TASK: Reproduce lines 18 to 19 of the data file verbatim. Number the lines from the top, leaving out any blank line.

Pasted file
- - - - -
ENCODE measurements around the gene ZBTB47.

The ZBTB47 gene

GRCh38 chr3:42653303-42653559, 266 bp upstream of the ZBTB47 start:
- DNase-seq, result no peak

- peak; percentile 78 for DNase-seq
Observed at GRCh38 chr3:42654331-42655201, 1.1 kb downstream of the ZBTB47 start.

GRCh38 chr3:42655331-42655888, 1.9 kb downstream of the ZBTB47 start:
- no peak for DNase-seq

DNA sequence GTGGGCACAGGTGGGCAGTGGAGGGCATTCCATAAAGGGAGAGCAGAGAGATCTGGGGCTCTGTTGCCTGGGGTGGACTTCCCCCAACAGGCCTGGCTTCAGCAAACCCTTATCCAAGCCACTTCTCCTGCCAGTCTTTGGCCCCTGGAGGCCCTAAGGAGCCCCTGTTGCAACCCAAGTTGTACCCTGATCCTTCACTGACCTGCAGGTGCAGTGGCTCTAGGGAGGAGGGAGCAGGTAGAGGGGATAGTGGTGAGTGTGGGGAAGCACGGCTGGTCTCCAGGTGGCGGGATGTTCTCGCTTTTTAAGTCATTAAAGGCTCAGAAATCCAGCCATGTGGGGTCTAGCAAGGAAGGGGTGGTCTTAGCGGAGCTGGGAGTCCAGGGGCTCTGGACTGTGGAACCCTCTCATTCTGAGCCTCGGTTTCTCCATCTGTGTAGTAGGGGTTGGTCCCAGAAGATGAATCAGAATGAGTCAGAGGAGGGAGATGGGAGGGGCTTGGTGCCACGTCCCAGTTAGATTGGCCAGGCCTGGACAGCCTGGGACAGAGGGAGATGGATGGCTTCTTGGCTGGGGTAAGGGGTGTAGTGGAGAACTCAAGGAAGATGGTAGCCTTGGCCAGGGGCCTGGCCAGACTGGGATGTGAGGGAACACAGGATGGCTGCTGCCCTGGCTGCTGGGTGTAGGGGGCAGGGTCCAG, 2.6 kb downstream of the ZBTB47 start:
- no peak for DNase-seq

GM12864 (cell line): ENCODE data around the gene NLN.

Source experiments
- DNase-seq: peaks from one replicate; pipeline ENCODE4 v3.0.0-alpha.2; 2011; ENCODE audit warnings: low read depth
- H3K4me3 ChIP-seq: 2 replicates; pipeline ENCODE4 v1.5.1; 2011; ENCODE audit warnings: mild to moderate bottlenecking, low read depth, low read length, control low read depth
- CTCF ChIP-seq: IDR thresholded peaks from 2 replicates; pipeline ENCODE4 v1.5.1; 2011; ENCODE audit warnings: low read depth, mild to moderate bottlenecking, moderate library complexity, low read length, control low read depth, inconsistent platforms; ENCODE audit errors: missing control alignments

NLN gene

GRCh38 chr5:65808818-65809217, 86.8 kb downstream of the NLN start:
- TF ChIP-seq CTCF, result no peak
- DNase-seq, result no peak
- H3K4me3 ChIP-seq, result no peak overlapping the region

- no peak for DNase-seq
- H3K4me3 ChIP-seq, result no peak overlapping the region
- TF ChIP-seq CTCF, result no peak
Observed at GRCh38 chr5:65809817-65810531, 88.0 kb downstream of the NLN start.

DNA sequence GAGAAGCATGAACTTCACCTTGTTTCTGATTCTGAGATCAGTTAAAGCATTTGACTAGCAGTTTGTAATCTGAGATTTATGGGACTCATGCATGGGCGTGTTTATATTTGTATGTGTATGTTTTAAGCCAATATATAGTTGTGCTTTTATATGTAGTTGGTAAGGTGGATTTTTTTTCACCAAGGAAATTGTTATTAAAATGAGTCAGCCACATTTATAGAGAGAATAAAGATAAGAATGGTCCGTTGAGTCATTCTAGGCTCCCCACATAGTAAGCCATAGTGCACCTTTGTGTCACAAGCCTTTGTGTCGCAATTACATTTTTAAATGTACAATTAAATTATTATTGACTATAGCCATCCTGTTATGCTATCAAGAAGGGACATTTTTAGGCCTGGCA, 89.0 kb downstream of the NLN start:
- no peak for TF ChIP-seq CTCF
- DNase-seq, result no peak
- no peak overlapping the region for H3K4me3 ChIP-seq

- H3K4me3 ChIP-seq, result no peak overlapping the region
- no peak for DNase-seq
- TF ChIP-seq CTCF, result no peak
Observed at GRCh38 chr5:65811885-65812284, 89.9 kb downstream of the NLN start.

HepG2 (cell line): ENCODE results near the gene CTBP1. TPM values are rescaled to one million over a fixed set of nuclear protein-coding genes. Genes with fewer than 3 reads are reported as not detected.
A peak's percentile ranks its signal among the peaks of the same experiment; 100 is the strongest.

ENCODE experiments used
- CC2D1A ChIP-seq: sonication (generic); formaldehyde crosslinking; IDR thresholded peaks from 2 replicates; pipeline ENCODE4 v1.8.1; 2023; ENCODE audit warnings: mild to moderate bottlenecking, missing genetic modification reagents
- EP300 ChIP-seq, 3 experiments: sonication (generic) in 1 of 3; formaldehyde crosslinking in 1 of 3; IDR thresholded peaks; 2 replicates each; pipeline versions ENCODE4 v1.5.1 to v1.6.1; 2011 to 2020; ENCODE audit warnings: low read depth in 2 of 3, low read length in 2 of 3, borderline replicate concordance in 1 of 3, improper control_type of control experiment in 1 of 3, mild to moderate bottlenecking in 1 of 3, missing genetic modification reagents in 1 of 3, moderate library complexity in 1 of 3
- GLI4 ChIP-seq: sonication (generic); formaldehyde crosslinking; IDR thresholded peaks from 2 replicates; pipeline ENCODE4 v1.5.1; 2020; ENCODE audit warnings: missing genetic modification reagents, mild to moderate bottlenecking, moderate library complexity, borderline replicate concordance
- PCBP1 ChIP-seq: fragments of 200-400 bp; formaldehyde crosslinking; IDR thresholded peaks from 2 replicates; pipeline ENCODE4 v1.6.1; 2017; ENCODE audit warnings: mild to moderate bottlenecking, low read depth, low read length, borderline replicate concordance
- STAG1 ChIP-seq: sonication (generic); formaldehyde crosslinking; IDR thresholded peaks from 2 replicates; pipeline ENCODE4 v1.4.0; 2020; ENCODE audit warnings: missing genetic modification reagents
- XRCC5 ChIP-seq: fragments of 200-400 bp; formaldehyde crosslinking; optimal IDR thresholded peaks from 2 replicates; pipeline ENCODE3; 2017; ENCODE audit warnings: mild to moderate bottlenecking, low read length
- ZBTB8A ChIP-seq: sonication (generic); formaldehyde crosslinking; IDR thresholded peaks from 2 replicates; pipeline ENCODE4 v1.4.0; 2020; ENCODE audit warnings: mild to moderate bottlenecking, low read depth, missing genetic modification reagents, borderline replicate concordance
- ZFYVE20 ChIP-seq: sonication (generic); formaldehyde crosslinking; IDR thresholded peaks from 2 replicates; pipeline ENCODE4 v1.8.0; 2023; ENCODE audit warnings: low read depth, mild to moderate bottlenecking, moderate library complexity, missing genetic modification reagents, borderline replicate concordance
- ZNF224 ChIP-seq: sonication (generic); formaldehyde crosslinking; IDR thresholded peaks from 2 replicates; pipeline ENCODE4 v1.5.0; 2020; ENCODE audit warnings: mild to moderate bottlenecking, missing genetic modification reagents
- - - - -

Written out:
- TF ChIP-seq CTCF, result no peak
- DNase-seq, result no peak